Juliana Cerqueira Leite: Hotel Marajoara: Casa Triângulo, São Paulo, Brazil

Installation Views

Throughout her career, Juliana Cerqueira Leite has carried out investigations into the human body and the history of its depiction. In this show, the artist extends her research by proposing a reflection, based on familial memories, in regard to how we construct the definitions of what we consider culture, or not.


During the 1980s, Juliana’s uncle brought ceramic objects produced in Pará to commercialize in São Paulo. These objects, popularly known as marajoara, are currently found throughout the country in stores selling “typically Brazilian” products, and are highly demanded as decorative objects. Investigating the origin of these items through research in the archaeological collections of various museums, the artist identified that the decorative ceramics from the north of Pará are formally descendent from Amerindian funerary urns, produced in the same region for nearly four thousand years.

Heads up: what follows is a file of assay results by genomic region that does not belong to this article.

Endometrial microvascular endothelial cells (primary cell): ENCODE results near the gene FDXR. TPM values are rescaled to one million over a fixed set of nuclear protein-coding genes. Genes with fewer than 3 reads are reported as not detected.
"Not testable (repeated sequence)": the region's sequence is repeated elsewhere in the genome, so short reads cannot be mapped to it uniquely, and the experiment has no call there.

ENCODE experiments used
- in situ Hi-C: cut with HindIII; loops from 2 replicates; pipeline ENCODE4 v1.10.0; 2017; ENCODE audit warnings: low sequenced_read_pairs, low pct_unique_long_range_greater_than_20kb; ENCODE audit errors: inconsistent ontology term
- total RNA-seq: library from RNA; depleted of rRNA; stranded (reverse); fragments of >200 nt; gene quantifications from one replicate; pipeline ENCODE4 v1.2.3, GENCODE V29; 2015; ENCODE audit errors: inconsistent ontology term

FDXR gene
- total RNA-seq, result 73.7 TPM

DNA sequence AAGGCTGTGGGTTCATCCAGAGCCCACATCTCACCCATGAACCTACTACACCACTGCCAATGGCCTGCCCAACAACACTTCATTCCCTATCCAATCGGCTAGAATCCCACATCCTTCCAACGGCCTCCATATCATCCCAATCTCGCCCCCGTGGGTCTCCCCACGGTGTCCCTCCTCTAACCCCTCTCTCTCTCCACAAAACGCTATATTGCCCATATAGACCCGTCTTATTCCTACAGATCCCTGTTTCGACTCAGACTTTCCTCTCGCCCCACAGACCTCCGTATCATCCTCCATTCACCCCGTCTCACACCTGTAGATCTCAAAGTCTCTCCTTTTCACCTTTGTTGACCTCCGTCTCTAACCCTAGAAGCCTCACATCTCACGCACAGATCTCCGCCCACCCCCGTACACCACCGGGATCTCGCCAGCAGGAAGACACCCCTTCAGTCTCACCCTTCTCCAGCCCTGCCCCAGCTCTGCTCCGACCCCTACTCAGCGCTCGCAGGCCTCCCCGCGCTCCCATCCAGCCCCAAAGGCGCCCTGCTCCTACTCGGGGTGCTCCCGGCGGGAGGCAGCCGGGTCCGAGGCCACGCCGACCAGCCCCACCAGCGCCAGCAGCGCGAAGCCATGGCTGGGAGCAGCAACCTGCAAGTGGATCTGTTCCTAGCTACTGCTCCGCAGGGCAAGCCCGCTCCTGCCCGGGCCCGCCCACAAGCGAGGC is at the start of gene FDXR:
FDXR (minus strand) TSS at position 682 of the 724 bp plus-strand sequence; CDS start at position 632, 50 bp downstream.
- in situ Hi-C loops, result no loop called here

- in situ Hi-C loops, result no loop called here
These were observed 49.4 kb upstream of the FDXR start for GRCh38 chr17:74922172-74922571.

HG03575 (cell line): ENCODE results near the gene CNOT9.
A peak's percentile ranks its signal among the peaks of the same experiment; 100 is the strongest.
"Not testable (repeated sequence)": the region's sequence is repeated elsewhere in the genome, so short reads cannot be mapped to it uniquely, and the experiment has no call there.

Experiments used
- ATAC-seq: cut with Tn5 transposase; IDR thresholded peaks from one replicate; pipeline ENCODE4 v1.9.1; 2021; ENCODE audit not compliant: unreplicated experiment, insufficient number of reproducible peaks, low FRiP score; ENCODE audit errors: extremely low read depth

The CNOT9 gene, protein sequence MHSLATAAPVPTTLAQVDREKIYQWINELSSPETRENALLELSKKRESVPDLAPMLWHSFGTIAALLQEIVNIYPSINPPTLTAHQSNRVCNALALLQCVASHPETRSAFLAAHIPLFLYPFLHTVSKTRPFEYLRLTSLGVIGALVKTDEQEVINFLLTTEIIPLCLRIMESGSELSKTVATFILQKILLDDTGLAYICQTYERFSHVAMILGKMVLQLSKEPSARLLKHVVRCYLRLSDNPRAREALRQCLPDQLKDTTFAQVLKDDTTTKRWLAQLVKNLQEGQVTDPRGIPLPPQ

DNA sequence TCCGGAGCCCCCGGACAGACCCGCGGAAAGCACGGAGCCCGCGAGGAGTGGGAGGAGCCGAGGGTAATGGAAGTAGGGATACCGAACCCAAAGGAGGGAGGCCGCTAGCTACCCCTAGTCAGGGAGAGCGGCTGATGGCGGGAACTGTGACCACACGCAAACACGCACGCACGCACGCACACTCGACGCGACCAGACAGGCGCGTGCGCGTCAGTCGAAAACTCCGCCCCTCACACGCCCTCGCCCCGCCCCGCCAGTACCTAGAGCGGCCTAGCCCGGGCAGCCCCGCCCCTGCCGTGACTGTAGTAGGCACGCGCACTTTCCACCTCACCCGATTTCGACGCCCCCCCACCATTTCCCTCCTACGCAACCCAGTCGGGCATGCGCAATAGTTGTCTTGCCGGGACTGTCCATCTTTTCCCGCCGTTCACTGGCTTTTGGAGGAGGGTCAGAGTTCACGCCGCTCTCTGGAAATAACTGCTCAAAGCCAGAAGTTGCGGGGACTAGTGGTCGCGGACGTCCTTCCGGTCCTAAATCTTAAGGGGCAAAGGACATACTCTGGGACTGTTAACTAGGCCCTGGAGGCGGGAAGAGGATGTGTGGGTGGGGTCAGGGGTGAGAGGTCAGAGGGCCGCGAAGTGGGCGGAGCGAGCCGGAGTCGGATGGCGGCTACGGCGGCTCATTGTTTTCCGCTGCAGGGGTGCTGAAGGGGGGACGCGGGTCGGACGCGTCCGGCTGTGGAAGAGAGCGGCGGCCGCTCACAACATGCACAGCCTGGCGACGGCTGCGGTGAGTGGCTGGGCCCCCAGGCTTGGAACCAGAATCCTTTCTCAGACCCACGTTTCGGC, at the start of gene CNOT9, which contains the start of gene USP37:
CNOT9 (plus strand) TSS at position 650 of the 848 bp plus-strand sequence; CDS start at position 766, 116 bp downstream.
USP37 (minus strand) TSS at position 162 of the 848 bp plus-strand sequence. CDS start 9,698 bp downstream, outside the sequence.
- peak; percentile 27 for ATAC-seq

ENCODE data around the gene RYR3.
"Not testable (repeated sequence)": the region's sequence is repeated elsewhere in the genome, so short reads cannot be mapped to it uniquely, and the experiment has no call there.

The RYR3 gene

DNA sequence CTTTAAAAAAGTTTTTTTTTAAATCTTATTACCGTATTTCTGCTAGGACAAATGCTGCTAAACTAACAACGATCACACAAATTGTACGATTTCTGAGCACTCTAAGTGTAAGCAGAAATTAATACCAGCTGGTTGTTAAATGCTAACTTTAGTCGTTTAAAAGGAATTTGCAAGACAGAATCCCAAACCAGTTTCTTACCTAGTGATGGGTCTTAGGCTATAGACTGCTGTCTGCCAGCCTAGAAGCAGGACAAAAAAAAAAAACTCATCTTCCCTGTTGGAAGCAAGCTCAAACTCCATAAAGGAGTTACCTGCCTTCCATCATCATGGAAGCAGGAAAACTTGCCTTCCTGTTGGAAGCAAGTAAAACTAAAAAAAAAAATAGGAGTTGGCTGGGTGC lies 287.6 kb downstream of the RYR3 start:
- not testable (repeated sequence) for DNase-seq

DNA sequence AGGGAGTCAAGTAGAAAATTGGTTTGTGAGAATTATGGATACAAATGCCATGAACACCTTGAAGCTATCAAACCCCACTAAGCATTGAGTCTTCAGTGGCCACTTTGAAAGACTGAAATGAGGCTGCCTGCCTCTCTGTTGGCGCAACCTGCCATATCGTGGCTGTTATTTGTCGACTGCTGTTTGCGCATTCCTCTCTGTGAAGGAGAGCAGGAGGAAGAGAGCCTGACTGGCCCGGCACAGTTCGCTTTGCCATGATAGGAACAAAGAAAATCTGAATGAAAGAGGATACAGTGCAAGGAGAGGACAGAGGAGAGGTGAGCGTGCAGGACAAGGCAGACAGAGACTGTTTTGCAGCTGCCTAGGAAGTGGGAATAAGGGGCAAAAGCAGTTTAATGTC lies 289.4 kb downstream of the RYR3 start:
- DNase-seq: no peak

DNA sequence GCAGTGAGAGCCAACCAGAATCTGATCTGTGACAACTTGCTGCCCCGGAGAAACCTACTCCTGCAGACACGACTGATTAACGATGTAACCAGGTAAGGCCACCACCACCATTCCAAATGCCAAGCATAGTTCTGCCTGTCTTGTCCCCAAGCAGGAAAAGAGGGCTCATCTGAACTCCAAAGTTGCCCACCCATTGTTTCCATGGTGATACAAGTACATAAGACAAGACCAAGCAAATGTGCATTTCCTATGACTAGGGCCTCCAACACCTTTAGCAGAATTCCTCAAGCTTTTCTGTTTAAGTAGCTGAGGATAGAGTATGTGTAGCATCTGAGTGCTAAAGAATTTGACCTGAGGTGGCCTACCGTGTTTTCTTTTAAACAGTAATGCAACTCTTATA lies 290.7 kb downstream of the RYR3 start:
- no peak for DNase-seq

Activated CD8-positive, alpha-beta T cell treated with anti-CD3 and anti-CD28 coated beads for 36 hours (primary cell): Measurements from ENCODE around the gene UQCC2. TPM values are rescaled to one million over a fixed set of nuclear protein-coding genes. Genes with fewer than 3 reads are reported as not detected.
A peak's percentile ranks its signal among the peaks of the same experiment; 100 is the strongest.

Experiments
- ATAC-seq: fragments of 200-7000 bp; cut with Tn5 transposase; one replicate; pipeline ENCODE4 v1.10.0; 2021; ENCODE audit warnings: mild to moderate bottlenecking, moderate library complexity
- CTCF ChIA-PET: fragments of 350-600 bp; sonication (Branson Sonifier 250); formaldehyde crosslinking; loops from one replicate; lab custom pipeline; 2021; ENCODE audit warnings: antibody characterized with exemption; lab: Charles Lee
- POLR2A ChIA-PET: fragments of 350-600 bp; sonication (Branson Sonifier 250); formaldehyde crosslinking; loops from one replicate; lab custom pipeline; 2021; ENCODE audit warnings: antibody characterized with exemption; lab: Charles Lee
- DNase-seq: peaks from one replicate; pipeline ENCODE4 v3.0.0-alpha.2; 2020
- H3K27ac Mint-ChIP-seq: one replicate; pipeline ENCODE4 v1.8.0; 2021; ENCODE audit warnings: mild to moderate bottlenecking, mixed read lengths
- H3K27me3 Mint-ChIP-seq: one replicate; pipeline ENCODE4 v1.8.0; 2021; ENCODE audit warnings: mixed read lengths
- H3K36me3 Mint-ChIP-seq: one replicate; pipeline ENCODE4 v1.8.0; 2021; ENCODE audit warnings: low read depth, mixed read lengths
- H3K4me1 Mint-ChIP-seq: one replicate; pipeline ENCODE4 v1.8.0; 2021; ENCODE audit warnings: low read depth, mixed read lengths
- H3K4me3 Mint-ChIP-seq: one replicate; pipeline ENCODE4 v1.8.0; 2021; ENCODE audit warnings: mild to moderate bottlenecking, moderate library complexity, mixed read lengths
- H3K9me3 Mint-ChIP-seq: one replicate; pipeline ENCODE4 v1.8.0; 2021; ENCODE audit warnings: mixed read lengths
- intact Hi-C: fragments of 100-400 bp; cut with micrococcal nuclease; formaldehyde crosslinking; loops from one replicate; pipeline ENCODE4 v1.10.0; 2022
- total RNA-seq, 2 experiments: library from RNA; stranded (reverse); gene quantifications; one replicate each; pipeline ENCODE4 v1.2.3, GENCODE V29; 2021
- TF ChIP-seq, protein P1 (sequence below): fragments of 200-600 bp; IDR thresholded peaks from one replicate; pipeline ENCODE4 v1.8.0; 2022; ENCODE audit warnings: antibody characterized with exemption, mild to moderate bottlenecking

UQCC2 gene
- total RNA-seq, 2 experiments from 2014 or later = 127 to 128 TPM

In Hotel Marajoara, Juliana Cerqueira Leite presents a series of sculptures, replicas of urns, drawings, video and digital collage that proposes a dialogue with the urns produced by the cultures of the original peoples until the loss of this practice due to colonization. For these cultures, the body is what allows for the human identity of the soul. For its part, the soul, losing its body at death, can be incarnated in another animal in a dangerous process of transformation. In this process, the urns operate as objects serving as a place for the dwelling and transformation of the ancestor’s soul.


In the exhibition, three replicas of Amerindian funeral urns, of the Maracá, Aristé, and Marajoara traditions, are presented. Originating from the Replicando o Passado [Replicating the Past] project – a joint effort between the Museu Emilio Goeldi and ceramist masters from Icoarací, in Pará – these works were produced at the same time as the artist’s. The video brings us into the collection storage spaces of the museums where these funerary urns are found today, tracing a narrative about the collapse of cultures and the loss of the body.


The exhibition also includes two works from the artist’s Corpos Moles [Soft Bodies] series, which lead us to the inner space of the body in decomposition. The sculptures are composed of interlocking rings of paper, hung on the wall, forming a cellular totem. Moistened with plaster, this paper structure is deformed, compressed by gravity as it hardens, giving rise to a form which is simultaneously a process.